EDIT: Well, the configuration in the 2nd diagram works like a charm. Zero casualties. Not bad for someone who has "absolutely no idea" what he's doing and "never will". Evidently, I might know more than you since you were unable to comment on the correct configuration in the 2nd diagram.
     
    Last edited: Jul 1, 2020
  12. Bluejets

    Bluejets

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    Nope....wrong once again.
    Been an electrical contractor for over 40 years and a qualified lecky for 50 years.
    There is simply no getting through to half educated smart asses.
     
  13. Unique

    Unique

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    Jun 28, 2020
    Well there ya go, 40 years experience as a contractor but instead of helping people with a basic wiring question, you posted a condescending response with no solution. Responding to a question with taunts of how inexperienced the OP is without offering a workable solution pretty much defeats the purpose of the forum. That you have 40 years experience makes it even worse.
     
  14. hevans1944

    hevans1944 Hop - AC8NS

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    Jun 21, 2012
    It would help us to help you if you were to up-load two snapshots showing the four terminals on the two switches: one picture for the push-button switch used to ring the doorbell, and the other picture for (presumably) the toggle switch used to turn the porch light on and off. Perhaps with the aid of those two pictures someone here could identify just what your switches are and perhaps their contact configuration. Your switch "block diagrams" show four terminals on each switch with nary a clue as to how these terminals are connected internally to each switch. Zero information there.

    Both push-button doorbell switches and toggle switches for lighting are usually single-pole, single-throw, two-terminal switches. You should Google that to see exactly what it means.

    As for "how else would you complete the circuit?" it appears to me that you have through trial and error found a couple of ways to do that, one of which works and one which results in arcs, sparks, perhaps a little smoke, and a tripped circuit breaker. However, I see from reading other posts made while I was composing this one, that you "solved" your problem by adding a fourth wire, as shown in post #9, to your original concept shown in post #5. This you did despite saying "I only have 3 wires to work with and I can't tell the difference between a neutral or ground." Don't you think it was a bit disingenious to change the problem from "how do I do this with only three wires?" to "look how smart I am to solve this problem by adding just one more wire"?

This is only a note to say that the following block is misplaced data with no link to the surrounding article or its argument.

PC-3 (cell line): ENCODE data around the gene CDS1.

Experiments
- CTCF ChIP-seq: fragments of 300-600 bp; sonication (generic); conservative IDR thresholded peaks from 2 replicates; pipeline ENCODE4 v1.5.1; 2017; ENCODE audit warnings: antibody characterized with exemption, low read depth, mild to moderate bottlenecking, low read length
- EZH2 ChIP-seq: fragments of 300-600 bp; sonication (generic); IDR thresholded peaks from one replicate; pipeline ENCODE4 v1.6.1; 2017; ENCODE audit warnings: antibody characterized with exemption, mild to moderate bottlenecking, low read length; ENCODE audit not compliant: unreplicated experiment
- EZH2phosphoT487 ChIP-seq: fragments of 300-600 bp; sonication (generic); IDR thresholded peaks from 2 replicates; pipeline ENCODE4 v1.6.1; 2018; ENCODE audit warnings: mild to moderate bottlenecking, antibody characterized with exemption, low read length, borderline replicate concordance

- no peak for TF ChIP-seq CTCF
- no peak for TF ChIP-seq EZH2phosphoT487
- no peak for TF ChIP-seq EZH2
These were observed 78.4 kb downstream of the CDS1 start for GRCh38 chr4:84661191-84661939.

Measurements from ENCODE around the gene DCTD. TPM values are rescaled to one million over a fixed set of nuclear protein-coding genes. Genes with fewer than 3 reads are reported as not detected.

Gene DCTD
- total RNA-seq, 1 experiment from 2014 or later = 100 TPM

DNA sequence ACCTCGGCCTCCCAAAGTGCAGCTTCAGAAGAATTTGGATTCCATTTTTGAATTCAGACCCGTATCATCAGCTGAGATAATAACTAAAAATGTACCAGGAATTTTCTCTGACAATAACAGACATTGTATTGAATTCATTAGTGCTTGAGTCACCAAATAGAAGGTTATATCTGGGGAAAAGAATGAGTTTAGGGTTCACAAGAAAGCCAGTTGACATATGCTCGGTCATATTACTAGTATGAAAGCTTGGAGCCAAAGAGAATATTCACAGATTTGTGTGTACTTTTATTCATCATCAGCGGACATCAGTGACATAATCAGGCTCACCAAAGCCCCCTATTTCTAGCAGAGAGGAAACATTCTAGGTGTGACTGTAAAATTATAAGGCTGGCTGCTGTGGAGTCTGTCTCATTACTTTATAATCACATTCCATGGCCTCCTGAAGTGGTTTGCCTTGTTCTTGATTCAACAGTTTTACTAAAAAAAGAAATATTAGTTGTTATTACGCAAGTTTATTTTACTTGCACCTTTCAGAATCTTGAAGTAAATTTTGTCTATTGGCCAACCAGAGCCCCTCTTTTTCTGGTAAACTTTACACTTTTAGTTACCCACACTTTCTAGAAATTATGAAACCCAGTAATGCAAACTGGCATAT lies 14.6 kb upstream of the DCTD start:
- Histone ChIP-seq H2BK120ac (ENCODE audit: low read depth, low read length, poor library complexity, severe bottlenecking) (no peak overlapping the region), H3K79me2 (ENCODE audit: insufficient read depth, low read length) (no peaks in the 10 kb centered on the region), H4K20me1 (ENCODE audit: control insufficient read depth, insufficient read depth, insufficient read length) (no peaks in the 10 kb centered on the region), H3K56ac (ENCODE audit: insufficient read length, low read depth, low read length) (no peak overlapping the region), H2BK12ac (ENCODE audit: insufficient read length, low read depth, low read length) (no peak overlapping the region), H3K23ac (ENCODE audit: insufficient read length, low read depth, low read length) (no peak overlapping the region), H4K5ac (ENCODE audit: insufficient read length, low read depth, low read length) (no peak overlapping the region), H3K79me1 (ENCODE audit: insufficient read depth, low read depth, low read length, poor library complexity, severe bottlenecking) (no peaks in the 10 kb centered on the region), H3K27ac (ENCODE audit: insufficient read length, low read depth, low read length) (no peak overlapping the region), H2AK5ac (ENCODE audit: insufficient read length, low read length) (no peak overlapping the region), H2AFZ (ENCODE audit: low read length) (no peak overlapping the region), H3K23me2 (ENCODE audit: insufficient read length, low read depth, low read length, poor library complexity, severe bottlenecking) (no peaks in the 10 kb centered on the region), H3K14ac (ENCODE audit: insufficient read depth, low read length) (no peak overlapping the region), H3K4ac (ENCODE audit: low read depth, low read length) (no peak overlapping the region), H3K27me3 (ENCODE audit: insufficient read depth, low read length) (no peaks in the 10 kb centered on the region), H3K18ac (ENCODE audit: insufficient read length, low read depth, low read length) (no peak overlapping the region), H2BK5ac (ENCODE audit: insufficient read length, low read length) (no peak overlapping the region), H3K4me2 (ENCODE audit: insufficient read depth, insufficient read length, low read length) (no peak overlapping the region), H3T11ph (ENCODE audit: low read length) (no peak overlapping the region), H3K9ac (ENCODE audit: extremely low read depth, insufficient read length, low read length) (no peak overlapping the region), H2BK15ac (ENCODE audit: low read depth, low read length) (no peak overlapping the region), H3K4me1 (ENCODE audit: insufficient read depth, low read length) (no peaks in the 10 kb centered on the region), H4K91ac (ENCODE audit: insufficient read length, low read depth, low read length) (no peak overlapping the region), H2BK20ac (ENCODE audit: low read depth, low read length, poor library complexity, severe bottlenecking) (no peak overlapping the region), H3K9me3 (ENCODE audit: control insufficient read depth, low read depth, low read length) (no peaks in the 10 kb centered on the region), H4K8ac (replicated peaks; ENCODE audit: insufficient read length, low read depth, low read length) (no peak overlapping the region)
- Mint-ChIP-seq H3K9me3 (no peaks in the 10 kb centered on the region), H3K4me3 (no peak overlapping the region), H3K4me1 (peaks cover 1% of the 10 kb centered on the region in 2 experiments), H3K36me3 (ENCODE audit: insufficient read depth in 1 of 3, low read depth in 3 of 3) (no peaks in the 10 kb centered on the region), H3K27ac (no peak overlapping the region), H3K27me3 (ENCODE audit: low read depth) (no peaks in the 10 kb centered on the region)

"Doesn't every switch have a positive and negative running to it?" No. Switches are used to interrupt or complete circuits. Whatever you think you mean by "positive" and "negative" has absolutely nothing to do with switches.

    And finally...
    Well, at least you admit you didn't know what you were doing. So many people post questions here who firmly believe they do know what they are doing... mostly. They believe they just need a little help. In case you didn't notice, this is a "hands on" do-it-yourself hobbyist forum mostly. Most folks come here for the same reason you did: to obtain practical advice on how to solve a problem. We are happy to help with that, but we do expect a modicum of knowledge, and perhaps some experience from the poster, to allow a meaningful dialog to occur. Lacking that, I suggest you try Google first before engaging ElectronicsPoint forums.
     
  15. davenn

    davenn Moderator

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    thread locked to prevent any more verbal abuse
     
    hevans1944 likes this.
  16. davenn

    davenn Moderator

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    Sep 5, 2009
    nope, because if it did when the switch was closed it would short circuit the supply
     
    hevans1944 and Martaine2005 like this.